Inter-American Commission on Human Rights Asks Maduro to Cease Harassment of the Media / Luis Felipe Rojas

Screen shot of the Venezuelan newspaper El Nacional.

Screen shot of the Venezuelan newspaper El Nacional.

The Inter-American Commission on Human Rights (CIDH) reacted with “profound concern” to the lawsuit filed by the President of the National Assembly, deputy Diosdado Cabello,against the newspapers El Nacional and Tal Cual, and the website It urged national authorities to “cease these acts of harassment that deepen the deterioration of the right to freedom of expression in the country and threaten the media and critical journalists in Venezuela,particularly in an election year.

The case that Cabello filed against the media, and the judicial decisions that several judges have rendered in it—like the one prohibiting 22 executives of the defendant companies from leaving the countryor the one last week seizing the headquarters of El Nacional—worry the CIDH, a body that is aware of the support that the Supreme Court (TSJ) gave the legislator last May when it described as “lacking foundationthe accusations that he was linked to drug trafficking, as had been reported in Spanish and U.S. media, in stories that were republished in the country by the defendants. Continue reading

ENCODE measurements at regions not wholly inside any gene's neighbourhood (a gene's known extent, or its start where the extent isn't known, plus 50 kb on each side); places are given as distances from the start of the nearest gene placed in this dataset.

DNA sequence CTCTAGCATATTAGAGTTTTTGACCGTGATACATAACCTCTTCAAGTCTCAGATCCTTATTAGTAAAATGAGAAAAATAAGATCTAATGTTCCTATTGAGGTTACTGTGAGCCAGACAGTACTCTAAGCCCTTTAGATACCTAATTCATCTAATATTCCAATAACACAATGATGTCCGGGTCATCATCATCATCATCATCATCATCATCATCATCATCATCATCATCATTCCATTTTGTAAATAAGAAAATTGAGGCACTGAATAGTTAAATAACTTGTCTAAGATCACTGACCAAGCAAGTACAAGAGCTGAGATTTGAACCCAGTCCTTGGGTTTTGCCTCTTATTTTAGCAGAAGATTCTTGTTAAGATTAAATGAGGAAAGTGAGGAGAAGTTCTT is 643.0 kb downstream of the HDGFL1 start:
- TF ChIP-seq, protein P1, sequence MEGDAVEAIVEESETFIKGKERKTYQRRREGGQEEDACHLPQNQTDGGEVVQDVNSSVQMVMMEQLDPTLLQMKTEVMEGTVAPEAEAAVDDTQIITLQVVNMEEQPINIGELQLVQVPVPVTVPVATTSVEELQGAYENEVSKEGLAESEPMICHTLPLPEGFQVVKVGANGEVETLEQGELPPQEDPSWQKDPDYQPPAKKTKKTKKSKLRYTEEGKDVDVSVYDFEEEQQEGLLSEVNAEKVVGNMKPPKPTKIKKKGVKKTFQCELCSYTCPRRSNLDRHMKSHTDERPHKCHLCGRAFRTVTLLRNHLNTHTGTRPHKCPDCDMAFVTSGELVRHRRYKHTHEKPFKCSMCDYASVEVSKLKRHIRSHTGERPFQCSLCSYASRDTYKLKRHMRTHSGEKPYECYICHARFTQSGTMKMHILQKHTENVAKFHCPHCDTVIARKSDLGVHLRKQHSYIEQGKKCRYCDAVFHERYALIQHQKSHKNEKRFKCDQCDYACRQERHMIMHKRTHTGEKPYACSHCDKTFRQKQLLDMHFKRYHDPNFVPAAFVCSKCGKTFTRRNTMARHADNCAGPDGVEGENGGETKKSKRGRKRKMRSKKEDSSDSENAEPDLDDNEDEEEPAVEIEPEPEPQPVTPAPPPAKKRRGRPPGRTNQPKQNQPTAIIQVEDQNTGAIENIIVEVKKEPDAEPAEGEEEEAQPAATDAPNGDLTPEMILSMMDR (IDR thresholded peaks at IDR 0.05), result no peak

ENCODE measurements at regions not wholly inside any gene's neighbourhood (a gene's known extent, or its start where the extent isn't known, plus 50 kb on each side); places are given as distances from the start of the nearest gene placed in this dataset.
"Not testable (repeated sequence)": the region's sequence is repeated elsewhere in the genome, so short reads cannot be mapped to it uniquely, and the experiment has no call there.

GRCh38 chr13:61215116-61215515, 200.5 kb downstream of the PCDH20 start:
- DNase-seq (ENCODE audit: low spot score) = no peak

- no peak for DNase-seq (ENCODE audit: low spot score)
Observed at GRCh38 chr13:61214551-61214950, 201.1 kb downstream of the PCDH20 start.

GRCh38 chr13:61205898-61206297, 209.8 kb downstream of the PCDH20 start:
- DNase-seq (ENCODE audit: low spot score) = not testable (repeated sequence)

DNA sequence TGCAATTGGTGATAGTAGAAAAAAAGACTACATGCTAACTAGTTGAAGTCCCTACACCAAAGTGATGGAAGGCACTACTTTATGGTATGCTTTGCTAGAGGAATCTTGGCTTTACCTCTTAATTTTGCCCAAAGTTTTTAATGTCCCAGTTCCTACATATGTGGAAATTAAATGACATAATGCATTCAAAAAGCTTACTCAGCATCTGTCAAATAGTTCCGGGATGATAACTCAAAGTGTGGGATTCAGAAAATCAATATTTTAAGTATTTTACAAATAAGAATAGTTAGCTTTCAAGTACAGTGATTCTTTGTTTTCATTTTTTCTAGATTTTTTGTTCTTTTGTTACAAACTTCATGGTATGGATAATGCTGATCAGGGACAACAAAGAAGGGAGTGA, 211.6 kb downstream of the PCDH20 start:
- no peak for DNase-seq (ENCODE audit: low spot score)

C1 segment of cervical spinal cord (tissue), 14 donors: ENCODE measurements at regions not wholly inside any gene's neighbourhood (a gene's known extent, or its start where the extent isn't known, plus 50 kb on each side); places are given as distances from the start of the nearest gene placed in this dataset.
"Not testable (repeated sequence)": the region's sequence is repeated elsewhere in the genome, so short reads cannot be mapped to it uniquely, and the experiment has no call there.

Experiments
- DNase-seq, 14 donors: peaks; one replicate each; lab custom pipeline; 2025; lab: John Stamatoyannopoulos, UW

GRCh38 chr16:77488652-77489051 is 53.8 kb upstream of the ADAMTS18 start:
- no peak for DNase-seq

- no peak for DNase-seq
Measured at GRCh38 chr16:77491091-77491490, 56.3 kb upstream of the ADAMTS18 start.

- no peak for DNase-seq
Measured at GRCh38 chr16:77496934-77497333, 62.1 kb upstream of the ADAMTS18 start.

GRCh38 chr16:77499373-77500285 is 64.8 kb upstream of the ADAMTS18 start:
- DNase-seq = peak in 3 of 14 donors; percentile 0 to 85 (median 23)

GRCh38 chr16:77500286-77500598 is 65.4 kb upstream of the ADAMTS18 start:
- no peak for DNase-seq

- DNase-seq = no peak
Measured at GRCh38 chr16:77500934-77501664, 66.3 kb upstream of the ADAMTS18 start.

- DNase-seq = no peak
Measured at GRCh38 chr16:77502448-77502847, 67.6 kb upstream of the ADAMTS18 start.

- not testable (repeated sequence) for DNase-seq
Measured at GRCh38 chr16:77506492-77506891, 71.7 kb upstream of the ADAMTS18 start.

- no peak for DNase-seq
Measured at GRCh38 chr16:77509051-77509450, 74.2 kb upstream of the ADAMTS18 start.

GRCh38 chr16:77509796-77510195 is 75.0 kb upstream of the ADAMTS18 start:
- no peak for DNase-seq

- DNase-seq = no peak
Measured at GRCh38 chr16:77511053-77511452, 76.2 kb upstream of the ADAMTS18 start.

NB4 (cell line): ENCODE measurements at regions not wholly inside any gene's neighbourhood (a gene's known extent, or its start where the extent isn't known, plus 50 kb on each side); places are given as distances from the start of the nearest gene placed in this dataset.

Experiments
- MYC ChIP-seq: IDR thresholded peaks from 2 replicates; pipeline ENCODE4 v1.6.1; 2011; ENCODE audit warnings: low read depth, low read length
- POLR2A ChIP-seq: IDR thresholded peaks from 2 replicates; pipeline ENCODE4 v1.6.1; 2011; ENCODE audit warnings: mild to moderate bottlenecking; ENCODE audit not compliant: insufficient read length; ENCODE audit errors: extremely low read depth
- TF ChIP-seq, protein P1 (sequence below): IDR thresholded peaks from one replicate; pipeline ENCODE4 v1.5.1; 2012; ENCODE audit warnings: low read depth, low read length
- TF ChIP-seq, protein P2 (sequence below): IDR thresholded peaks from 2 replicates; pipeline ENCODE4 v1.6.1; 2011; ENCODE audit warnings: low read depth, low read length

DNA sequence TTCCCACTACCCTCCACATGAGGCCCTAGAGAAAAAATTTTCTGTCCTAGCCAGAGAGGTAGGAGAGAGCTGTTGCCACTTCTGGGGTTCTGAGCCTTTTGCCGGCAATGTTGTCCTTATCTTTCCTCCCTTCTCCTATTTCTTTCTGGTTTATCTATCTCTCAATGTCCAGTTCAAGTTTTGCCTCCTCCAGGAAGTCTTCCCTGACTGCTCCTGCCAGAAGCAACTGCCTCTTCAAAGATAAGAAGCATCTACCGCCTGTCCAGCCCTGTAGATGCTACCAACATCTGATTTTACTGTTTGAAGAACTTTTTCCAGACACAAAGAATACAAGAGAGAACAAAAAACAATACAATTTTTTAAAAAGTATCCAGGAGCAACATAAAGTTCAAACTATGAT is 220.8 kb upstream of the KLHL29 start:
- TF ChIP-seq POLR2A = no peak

U.S. Government Snubs the Independent Cuban Press / Ivan Garcia

Obama responding to the news media at the White House. Taken from Zoom News.

Iván García, Havana, 10 August 2015 — The U.S. Embassy in Havana, the State Department, and the administration of Barack Obama, have intentionally mapped out a strategy to prevent independent Cuban journalists from covering the visit of John Kerry and the official reopening of the diplomatic headquarters on Friday, August 14.

For the the four-day historic event, no independent journalist, dissident, or human rights activist has been invited to participate in the ceremony, or the press conference by Kerry.

Since July 22nd I have made a dozen calls to the U.S. Public Affairs Office in Havana to request a press pass that would allow me to cover the event for Diario las Americas, El Periodico de Catalunya, and Webstringers LCC, a Washington-based media communications company, and I have not received a response from any official. Continue reading